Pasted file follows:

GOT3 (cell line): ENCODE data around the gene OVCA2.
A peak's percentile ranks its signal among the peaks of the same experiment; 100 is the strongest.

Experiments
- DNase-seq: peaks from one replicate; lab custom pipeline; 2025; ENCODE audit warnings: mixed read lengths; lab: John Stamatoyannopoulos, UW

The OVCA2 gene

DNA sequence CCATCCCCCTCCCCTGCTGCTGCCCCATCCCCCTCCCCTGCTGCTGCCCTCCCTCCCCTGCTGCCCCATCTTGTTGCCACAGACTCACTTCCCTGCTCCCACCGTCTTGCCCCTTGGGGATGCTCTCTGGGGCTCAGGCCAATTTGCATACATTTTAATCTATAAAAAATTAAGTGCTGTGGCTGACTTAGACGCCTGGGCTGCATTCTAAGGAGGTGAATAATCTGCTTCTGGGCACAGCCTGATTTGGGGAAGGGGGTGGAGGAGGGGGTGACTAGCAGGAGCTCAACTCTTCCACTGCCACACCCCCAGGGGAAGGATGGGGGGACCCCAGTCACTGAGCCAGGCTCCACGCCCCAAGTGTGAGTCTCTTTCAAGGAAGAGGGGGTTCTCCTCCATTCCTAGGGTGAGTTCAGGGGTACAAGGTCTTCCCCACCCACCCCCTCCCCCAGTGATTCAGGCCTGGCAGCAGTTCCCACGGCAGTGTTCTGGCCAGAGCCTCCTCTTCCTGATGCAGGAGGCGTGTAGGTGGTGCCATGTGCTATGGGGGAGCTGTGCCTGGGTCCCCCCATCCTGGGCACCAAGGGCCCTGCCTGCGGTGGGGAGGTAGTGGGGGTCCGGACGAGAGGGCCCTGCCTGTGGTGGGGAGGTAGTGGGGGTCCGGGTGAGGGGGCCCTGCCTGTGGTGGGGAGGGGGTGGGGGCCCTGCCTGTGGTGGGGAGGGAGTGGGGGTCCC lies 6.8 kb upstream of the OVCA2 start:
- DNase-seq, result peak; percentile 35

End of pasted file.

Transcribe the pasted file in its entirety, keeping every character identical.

GOT3 (cell line): ENCODE data around the gene OVCA2.
A peak's percentile ranks its signal among the peaks of the same experiment; 100 is the strongest.

Experiments
- DNase-seq: peaks from one replicate; lab custom pipeline; 2025; ENCODE audit warnings: mixed read lengths; lab: John Stamatoyannopoulos, UW

The OVCA2 gene

DNA sequence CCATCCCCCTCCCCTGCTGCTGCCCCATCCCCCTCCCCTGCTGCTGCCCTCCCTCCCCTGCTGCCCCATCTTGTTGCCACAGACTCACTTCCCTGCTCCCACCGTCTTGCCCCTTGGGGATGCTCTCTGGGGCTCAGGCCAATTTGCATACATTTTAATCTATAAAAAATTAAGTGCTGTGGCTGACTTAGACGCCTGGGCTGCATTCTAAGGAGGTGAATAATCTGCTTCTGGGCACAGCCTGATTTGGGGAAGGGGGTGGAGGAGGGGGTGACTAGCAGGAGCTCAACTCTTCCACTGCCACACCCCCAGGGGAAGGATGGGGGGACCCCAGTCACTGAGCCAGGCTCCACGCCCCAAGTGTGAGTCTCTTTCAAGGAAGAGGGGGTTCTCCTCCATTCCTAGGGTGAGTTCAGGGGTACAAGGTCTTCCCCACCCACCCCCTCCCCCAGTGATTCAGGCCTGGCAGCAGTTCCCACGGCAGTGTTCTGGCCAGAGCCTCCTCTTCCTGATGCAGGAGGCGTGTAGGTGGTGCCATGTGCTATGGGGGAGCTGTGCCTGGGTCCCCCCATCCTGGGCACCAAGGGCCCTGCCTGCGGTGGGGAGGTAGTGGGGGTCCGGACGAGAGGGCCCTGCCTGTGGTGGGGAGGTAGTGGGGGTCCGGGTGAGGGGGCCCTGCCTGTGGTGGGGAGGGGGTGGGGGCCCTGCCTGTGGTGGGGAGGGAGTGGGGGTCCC lies 6.8 kb upstream of the OVCA2 start:
- DNase-seq, result peak; percentile 35